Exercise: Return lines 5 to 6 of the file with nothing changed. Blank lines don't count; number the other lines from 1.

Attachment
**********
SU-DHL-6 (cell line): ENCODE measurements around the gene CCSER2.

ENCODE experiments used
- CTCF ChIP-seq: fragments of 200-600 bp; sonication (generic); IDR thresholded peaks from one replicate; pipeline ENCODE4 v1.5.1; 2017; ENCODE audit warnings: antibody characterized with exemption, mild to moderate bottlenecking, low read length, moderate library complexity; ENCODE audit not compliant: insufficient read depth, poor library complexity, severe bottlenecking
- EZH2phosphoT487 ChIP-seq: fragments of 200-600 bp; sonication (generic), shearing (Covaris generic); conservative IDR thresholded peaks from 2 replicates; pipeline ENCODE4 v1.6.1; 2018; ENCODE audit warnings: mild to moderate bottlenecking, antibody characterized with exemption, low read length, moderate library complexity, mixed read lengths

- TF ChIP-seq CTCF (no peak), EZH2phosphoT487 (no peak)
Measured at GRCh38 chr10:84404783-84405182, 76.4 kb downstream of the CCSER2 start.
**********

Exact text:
- TF ChIP-seq CTCF (no peak), EZH2phosphoT487 (no peak)
Measured at GRCh38 chr10:84404783-84405182, 76.4 kb downstream of the CCSER2 start.